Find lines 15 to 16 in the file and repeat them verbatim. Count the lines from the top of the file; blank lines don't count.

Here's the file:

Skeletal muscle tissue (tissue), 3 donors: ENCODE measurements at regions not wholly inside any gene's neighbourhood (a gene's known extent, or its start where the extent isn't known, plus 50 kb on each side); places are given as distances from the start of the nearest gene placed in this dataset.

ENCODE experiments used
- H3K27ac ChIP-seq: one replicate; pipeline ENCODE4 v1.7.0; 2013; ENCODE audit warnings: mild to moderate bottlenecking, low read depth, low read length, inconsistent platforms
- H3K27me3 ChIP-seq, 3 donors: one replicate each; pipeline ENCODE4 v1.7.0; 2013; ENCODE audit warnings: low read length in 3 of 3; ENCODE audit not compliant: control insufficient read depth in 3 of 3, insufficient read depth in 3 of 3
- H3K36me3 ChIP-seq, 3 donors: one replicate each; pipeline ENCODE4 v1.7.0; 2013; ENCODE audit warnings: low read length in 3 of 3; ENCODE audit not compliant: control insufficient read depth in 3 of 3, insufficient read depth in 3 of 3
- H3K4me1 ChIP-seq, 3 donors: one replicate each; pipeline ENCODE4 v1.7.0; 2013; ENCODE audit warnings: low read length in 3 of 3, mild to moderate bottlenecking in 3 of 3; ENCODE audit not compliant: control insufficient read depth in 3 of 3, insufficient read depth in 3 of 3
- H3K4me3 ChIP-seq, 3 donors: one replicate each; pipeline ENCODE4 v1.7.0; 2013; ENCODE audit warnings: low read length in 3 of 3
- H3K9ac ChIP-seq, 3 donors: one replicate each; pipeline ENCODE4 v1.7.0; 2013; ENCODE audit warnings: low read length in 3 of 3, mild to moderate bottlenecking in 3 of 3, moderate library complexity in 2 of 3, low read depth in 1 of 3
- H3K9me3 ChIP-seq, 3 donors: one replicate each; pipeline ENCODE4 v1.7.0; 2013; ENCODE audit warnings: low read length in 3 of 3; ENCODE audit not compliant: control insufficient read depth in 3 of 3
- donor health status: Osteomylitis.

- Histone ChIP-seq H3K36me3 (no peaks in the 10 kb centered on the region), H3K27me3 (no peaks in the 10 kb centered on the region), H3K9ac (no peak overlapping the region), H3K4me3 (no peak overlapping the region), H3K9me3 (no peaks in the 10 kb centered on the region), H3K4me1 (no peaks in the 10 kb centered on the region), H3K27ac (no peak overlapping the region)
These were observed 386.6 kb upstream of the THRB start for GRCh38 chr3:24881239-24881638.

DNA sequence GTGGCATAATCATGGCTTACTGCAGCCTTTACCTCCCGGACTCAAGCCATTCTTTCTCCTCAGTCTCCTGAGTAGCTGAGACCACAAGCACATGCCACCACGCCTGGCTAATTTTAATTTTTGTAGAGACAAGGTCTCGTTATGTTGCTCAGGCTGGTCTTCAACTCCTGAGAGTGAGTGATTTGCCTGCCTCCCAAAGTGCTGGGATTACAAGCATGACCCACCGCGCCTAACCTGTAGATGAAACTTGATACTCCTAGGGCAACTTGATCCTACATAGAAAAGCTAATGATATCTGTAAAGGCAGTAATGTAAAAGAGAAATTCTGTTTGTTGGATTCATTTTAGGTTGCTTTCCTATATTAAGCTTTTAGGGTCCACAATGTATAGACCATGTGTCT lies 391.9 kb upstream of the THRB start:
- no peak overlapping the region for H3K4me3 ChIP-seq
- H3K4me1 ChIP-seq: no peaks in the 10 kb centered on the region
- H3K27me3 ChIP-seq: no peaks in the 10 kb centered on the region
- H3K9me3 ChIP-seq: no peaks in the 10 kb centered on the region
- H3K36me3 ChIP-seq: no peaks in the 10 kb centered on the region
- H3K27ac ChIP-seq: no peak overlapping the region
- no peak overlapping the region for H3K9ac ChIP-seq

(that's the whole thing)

- H3K4me1 ChIP-seq: no peaks in the 10 kb centered on the region
- H3K27me3 ChIP-seq: no peaks in the 10 kb centered on the region